At 05:30 on Monday morning not a bird was to be seen but in the light of the observations of the previous evening we began to lay a slick of tuna oil. During the night we had drifted NNE and we were now 94 nautical miles east of Kiama. A school of Frigate Mackerel were alongside, perhaps they had been attracted to the ship’s lights. Grey-faced and GOULD’S PETRELS were the first birds to investigate us along with several Wilson’s Storm-Petrels. The tension was building as we waited but thankfully, after less than an hour, 2 WHITE-BELLIED STORM-PETRELS flew downwind onto the berley trail.
After breakfast we began our journey back to port and enjoyed a continuation of sightings along the lines of the previous day. GOULD’S PETRELS were in view almost continuously and shortly after 09:00 we encountered another WHITE-TAILED TROPICBIRD. A very large Indo-Pacific Blue Marlin was observed slashing at something on the surface and a Short Sunfish was barely troubled by our presence, as it seemed to slide past on our starboard side. By mid morning the density of GOULD’S PETRELS peaked, with 21 being logged between 10:00 and 11:00am.
As we headed closer to the continental shelf the overall number of seabirds increased, especially Wedge-tailed Shearwaters, and the first Diomedea albatross of the trip joined us. Being a juvenile its identity was the cause for some speculation at first but from its structure it appeared to be a Gibson’s Albatross. Just before noon we bore down on a BLACK PETREL resting on the water but, unfortunately, it only those at the prow that witnessed it fly away. All aboard were straining to relocate the bird amidst the following flock of seabirds but to no avail. Proceedings had calmed down completely when in a confusing moment another BLACK PETREL was visible form the bow while synchronously a WHITE-CHINNED PETREL was astern. Further effort at relocation proved fruitless once again.
We stopped to set up a drift-and-berley session at lunchtime, a meal that was eaten on deck in order not to miss anything. This proved to be a good strategy because almost all on board were treated to close up views of a WHITE-BELLIED STORM-PETREL and another BLACK PETREL. Another challenging diomedea albatross closed upon us and after some debate at the time the photographs have confirmed that it was a female WANDERING ALBATROSS.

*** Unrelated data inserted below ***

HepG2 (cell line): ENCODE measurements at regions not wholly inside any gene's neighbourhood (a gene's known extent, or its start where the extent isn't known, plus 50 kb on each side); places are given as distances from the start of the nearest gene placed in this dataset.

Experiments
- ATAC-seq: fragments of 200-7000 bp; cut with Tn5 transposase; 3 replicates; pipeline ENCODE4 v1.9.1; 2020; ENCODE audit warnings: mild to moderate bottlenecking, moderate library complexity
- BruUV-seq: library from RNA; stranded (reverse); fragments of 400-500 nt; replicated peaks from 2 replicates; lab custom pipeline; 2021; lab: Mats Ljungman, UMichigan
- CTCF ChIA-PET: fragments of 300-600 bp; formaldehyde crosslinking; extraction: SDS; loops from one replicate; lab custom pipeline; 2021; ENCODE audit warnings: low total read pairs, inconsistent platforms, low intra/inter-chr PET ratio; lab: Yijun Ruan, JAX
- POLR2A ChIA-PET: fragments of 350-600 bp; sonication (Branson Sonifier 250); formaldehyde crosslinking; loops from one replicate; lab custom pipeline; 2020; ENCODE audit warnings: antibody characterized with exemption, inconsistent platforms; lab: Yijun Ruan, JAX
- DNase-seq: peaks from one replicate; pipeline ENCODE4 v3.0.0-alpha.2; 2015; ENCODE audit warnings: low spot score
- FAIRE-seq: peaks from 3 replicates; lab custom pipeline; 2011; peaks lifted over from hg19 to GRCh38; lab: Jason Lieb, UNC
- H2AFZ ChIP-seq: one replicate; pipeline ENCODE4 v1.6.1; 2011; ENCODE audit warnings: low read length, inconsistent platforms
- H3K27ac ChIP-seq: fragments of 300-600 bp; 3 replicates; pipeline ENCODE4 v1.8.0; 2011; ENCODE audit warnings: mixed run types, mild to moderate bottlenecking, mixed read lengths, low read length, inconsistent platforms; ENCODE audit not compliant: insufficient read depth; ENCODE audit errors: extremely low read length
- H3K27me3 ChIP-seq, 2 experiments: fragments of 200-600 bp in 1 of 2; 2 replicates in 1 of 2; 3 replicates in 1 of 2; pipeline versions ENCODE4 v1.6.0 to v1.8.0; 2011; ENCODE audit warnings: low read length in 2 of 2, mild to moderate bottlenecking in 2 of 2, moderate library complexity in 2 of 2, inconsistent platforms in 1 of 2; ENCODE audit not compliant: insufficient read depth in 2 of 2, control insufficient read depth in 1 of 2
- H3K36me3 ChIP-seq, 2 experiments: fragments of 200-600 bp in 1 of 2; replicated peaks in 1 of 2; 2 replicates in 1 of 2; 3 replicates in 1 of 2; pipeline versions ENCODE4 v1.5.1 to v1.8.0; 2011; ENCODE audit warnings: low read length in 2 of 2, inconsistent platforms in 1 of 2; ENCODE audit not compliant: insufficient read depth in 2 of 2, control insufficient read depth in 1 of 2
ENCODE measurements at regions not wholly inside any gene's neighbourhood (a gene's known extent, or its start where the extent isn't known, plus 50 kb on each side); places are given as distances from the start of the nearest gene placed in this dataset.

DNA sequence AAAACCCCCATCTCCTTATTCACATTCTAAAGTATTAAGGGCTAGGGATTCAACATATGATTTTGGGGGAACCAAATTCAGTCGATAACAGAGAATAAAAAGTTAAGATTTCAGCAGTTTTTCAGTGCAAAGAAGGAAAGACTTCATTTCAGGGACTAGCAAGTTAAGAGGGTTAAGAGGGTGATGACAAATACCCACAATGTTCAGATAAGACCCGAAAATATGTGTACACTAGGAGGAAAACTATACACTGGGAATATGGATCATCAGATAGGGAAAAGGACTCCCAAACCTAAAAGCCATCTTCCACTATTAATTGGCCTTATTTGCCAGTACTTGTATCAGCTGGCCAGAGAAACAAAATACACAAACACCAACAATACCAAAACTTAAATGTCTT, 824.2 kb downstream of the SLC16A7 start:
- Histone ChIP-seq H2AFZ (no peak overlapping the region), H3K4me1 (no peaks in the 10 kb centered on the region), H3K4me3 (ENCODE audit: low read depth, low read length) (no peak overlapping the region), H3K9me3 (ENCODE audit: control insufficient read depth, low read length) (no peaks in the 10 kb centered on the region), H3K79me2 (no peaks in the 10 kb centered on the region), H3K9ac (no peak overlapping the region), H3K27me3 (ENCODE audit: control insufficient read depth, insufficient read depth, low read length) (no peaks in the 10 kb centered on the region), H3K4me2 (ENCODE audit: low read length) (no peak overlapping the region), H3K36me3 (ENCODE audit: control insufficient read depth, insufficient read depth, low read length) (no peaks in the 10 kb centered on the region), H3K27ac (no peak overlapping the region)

Resuming the voyage back to port, the afternoon unfolded into a new chapter with several KERMADEC PETRELS being recorded. A solitary Pomarine Jaeger in full breeding dress flew into the seabird flock astern never to be seen again! The Wedge-tailed Shearwaters became far more participatory and the SOSSA banding team swung into action. Among those captured were several birds that had been banded originally at Wollongong.
During the last hour of daylight several more albatross joined the following seabird flock. Fluttering Shearwaters and a single Crested Tern were observed in the light from the ship as we approached the coast in darkness.
Twenty-four hours of observations over deep water provided wonderful entertainment for the pelagic seabird enthusiasts on board right from the very first bird identified, a TAHITI PETREL. GOULD’S PETRELS were in view practically throughout the trip and there was no shortage of excitement as new birds were added to the trip list. For these reasons it is impossible to summarise the highlights without rewriting the whole report.
Birds recorded according to the latest Environment Australia Reporting Schedule:
EA code Species name 06.04.08 07.04.08
075 Grey-faced Petrel Pterodroma macroptera gouldi 118 (22) 82 (17)
971 Solander’s Petrel P. solandri 30 (2) 38 (5)
922 KERMADEC PETREL P. neglecta 1 4 (1)
076 SOFT-PLUMAGED PETREL P. mollis 2 (2) 0
774 WHITE-NECKED PETREL P. cervicalis 1 0
078 GOULD’S PETREL P. leucoptera 91 (5) 95 (8)
920 TAHITI PETREL Pseudobulweria rostrata 1 0
915 WHITE-CHINNED PETREL Procellaria aequinoctialis 0 1
917 BLACK PETREL P. parkinsoni 0 3 (1)
068 Fluttering Shearwater Puffinus gavia 0 2 (1)
069 Wedge-tailed Shearwater P. pacificus 109 (23) 289 (64)
071 Short-tailed Shearwater P. tenuirostris 1 3 (1)
072 Flesh-footed Shearwater P. carneipes 18 (3) 15 (5)
086 WANDERING ALBATROSS Diomedea exulans 0 1
847 Gibson’s Albatross D. gibsoni 0 4 (2)
859 Campbell Albatross Thalassarche impavida 1 3 (1)
931 BULLER’S ALBATROSS T. bulleri 1 0
091 SHY ALBATROSS T. cauta 2 (1) 4 (4)
861 White-capped Albatross T. steadi 1 0
089 Indic Yellow-nosed Albatross T. carteri 1 0
063 Wilson’s Storm-Petrel Oceanites oceanicus 40 (5) 110 (56)
065 WHITE-FACED STORM-PETREL Pelagodroma m. dulciae 7 (2) 1
944 WHITE-BELLIED STORM-PETREL Fregetta grallaria 2 (1) 3 (2)
107 RED-TAILED TROPICBIRD Phaethon rubricauda 1 0
108 WHITE-TAILED TROPICBIRD P. lepturus 3 (2) 1
104 Australasian Gannet Morus serrator 2 (1) 1
945 Pomarine Jaeger S. pomarinus 0 1
115 Crested Tern Sterna bergii 0 1
23 species of procellariiformes in a total of 28 species of seabird identified.
Oceanic Bottlenose Dolphin Tursiops truncatus 16 (16)
Short-beaked Common Dolphin Delphinus delphis 16 (7)
Short Sunfish Mola ramsayi 1
Skipjack Tuna Katsuwonus pelamis 50+ (50+)
Frigate Mackerel Auxis thazard 30+ (30+)
Striped Marlin Tetrapturus audax 1
Indo-Pacific Blue Marlin Makaira mazara 1